I met both Sharon and Lyz. They seem like intelligent, nice people, but the assertions here are unfounded. Please take that into consideration before diving right into the oh-so-handy bucket of despair. I am not saying that they did not feel they way they felt. I am saying that it is wrong to rake people over the coals if you weren't there.
Evidence-based folks should ask for more than one blog before gathering the torches and pitchforks. Watch the video when it comes out and make up your own minds.
This woman stood up and made a self-righteous quip about how we shouldn't have been using the word "female" because we're not animals. #1, Yes we are. #2, Quit wasting everyone's time. If THIS is the most important thing you could think of to mention regarding sexism in the atheist movement then I'd say we're doing pretty damn good as a movement. You get the mic and THIS is what you choose to bring to everyone's attention? I was hoping to get some input from the single females on how they felt when they first joined a group... did they feel harassed? Was it over the top, or just typical flirtation you encounter anywhere else that went away once you showed no interest? Is it any different from walking in to any room full of dicks (ohhh shit... come on guys... one of you stand up to lil' ole me and tell me how you don't like being called "dicks" I'm sure you're all fuming...).The rest of her post can be summed up with, "Stop whining." This post also generated some comments, a few of which annoyed Jen enough that she wrote another post whining about them. Some of the comments were written by Blair Scott of the American Atheists. They were mild, non-offensive, but disagreed with Jen. She didn't like it.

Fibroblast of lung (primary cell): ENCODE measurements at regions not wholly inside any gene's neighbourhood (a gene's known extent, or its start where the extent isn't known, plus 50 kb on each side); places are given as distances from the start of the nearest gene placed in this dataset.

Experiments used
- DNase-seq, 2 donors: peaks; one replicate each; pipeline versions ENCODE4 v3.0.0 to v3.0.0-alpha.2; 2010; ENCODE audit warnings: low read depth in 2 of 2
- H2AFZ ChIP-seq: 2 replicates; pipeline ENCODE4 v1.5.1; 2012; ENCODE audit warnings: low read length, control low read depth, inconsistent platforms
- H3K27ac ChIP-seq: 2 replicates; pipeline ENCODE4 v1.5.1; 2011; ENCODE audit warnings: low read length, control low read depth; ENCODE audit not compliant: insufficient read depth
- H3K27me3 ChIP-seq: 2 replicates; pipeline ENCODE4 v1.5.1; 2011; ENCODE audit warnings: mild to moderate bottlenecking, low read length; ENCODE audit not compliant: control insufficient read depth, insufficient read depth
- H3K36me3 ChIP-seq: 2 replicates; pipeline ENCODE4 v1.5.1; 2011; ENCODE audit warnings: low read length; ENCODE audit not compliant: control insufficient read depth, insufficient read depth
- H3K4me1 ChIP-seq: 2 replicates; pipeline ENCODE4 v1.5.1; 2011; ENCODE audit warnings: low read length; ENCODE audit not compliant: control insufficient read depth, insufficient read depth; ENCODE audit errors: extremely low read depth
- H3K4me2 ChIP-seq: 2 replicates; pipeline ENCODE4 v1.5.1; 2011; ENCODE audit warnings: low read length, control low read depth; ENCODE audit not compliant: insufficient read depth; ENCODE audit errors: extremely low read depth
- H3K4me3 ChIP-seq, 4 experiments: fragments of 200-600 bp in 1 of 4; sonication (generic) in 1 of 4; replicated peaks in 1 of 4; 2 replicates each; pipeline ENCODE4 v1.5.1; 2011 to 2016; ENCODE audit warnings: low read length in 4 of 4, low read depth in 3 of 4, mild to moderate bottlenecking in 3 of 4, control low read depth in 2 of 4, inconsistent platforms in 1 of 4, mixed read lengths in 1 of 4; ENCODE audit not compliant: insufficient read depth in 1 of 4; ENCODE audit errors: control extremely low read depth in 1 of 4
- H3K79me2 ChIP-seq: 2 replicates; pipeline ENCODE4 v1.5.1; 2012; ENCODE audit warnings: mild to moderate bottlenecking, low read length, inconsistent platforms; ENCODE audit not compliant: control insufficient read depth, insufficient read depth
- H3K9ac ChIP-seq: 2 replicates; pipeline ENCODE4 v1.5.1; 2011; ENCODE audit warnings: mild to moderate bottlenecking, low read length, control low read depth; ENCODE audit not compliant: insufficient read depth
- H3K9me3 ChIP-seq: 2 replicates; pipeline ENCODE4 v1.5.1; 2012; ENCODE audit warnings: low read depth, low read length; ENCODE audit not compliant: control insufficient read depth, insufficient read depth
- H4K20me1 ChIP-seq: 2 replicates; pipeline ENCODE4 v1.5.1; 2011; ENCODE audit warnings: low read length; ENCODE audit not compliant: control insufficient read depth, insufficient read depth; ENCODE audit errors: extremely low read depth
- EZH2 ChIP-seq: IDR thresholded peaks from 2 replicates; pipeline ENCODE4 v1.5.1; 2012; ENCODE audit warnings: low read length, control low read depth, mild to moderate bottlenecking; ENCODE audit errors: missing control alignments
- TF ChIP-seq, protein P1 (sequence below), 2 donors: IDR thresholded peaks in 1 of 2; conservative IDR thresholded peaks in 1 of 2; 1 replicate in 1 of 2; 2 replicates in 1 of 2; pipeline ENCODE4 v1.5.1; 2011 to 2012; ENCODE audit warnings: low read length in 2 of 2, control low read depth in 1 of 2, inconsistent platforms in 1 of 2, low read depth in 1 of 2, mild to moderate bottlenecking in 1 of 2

So you just posted a guest blog that trashed American Atheists without actually checking into the validity of it. And we know that to be the case because you had to delete the comments about Sean Faircloth's speech, but you just assumed that the rest was accurate?And, Jen snapped back:
And now you're upset that I dare call you on it?
"Trashed American Atheists"? It criticized one aspect of one panel, and one speech, while saying how successful AA has become. What's really tarnishing American Atheists' image isn't that guest post, but your completely unprofessional comments as a board member disregarding the concerns of two female attendees (hint: argument from popularity is a logical fallacy), not to mention the rude, hateful, and sexist comments from people who also attended the conference. I would have happily attended an AA conference after reading Sharon and Lyz's posts. Now that I've seen the reactions? Count me out.So, there are two stories for me to comment on, but first I'll sum up.
At some convention, a female complained about something, and hardly any one agreed with her. One guy even made a joke in slightly poor taste. She stormed out of the room and hid in the bathroom, like a crybaby.
If a man did that, he would be ridiculed for his crybaby behavior. His concerns would go unnoticed and uncared for, because he acted like a child.
But, this was a woman, and two other women at this same event wrote an article which Jen McCreight published on her blog. This article was poorly written, inaccurate, and possibly libelous. When others started complaining about the lousy article and criticizing her, Jen stormed out of the room and hid in the bathroom, like a crybaby.
Such behavior does not help the atheist movement. A kerfuffle such as this is silly and embarrassing.